BIJAPUR Tourism, BIJAPUR Travel Guide

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About Bijapur - Karnataka Tourism

Bijapur is a well known travel destination of Karnataka, famous for its historical monuments that are of high grandeur and architectural importance. Bijapur contains a plethora of tourist attractions that include awe-inspiring monuments that were constructed during the Adil Shahi dynasty. The most important of these places to visit is Gol Gumbaz, which has one of the largest domes in world. There are other architectural masterpieces in Bijapur like Ibrahim Rauza and Jumma Masjid. Another important tourist attraction in the city is Malik-e-Maidan, which is the largest bell metal guns in the world. Bijapur also has remnants of an ancient citadel, fort and sprawling outer city with tombs and mosques.

Bijapur is one of the largest district in Karnataka state. The city was founded by the Chalukyan dynasty during the 10th century. The city came under Muslim influence towards the end of 13th century and was ruled by various rulers including Allaudin Khilji, Bahamani Sultans and Adil Shahi dynasy. Bijapur experienced a great burst of architectural activity under the Adil Shahi dynasty. The Adil Shahis encouraged building activity to such an extent that the city itself has over 50 mosques, more than 20 tombs and a number of palaces.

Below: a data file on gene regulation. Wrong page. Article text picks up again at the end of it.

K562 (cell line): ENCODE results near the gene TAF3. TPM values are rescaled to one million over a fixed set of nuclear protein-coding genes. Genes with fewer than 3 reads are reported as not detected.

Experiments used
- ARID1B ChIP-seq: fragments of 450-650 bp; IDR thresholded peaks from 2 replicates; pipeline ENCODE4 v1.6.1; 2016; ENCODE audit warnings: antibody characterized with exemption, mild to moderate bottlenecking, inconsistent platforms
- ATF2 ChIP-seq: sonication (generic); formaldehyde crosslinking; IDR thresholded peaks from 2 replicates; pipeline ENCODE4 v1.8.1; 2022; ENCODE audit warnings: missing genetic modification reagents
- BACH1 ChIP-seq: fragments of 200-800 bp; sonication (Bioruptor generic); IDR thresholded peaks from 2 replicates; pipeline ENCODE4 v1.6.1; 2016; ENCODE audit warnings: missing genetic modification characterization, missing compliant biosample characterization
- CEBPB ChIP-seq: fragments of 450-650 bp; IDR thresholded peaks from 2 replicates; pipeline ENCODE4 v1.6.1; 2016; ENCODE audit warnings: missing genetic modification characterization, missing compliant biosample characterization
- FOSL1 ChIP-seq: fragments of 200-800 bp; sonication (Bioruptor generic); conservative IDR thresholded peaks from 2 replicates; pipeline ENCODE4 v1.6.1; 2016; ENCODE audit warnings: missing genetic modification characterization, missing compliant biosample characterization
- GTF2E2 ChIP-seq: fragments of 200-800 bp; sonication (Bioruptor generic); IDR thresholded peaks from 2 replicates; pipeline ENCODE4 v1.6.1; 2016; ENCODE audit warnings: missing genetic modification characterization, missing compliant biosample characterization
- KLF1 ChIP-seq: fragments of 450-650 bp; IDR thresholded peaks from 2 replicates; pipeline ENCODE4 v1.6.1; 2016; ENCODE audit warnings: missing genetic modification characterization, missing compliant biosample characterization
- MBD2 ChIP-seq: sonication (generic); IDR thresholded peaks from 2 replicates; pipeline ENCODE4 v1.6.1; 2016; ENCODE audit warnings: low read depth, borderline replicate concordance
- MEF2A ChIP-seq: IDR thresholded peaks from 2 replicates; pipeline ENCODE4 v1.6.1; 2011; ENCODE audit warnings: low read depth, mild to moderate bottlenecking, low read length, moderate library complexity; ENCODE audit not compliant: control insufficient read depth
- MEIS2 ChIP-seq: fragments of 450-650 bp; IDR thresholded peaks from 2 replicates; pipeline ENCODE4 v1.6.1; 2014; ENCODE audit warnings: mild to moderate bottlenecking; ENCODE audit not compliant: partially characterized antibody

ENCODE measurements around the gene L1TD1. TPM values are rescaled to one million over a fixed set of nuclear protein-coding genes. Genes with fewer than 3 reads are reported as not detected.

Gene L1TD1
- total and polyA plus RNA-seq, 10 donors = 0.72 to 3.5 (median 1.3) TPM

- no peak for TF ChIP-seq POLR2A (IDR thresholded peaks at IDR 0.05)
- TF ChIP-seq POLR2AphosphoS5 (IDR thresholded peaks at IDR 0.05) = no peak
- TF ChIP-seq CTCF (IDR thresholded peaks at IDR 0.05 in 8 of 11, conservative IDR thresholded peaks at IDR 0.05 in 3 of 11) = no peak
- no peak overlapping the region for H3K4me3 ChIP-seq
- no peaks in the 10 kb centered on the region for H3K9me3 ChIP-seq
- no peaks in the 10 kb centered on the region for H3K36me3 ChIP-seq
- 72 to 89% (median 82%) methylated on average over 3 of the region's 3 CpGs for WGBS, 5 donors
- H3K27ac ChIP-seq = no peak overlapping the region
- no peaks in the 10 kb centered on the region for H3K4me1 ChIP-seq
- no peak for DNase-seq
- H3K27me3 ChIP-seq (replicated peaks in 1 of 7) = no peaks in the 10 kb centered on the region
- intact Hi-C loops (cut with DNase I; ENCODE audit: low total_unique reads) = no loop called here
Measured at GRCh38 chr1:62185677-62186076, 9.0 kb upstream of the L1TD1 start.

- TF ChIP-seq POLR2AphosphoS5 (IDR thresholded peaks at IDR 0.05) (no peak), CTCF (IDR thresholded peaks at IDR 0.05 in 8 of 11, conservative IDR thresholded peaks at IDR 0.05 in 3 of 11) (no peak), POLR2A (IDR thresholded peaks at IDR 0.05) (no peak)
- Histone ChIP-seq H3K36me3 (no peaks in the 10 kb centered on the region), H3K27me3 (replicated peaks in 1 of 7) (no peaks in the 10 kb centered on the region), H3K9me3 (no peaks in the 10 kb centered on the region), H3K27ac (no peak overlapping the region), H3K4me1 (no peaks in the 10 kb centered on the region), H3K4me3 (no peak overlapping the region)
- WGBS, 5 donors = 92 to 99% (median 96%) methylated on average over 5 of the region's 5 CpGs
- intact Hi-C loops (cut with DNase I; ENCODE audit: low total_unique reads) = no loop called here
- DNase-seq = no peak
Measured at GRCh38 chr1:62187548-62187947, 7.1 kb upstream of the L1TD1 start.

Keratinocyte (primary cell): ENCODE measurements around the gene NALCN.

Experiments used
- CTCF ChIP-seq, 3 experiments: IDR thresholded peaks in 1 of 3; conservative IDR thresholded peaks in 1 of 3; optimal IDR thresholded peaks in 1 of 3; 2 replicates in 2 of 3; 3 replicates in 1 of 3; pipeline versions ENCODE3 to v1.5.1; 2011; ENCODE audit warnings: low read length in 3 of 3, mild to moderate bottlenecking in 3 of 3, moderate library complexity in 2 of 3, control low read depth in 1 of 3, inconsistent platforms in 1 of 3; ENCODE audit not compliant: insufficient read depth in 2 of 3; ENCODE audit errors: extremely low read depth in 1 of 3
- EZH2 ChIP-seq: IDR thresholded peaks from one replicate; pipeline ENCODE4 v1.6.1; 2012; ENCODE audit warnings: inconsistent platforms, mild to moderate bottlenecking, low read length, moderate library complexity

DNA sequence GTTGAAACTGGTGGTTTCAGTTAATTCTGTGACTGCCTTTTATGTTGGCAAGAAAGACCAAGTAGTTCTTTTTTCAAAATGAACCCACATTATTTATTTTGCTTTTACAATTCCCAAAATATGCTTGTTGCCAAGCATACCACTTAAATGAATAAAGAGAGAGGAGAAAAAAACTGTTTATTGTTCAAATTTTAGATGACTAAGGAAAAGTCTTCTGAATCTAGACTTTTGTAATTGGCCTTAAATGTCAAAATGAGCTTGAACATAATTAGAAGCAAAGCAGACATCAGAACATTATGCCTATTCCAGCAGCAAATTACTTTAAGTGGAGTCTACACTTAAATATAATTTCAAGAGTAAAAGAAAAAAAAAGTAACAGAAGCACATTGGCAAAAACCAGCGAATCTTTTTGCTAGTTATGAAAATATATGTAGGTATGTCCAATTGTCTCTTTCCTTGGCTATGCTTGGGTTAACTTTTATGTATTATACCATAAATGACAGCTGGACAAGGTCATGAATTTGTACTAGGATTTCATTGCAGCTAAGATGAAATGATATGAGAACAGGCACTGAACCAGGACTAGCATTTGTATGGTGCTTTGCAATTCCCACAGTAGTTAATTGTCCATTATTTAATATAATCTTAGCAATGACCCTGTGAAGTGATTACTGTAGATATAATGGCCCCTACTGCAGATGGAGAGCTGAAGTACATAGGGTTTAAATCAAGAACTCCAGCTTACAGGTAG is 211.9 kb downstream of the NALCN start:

Bijapur is also used as the starting point for nearby travel destinations that are of historical importance including Aihole (110 km), Pattadakal (134 km) and Badami (120 km). 

Bijapur History - Karnataka Tourism

Bijapur was ruled by the kings of Adil Shahi Dynasty during the period of 1490∼1686. Bijapur originated from the Bahmani Sultanate which was split into five splinter states known as the Deccan sultanates, one of which was Bijapur. The city was majorly developed under the rule of Yusuf Adil Shah, who was the founder of the independent state of Bijapur. Adil Shah's dynasty ended in 1686, when the city was conquered by Mughal emperor Aurangzeb.

After the 1818 defeat of the Peshwa by the British in the Third Anglo-Maratha War, Bijapur passed into the hands of the British East India Company, and was assigned to the princely state of Satara. In 1848 the territory of Satara, along with Bijapur, was annexed to Britain's Bombay Presidency when the last ruler died without a male heir. After India's Independence in 1947, the district became part of Bombay state, and was reassigned to Mysore State, later Karnataka, in 1956.

   
   
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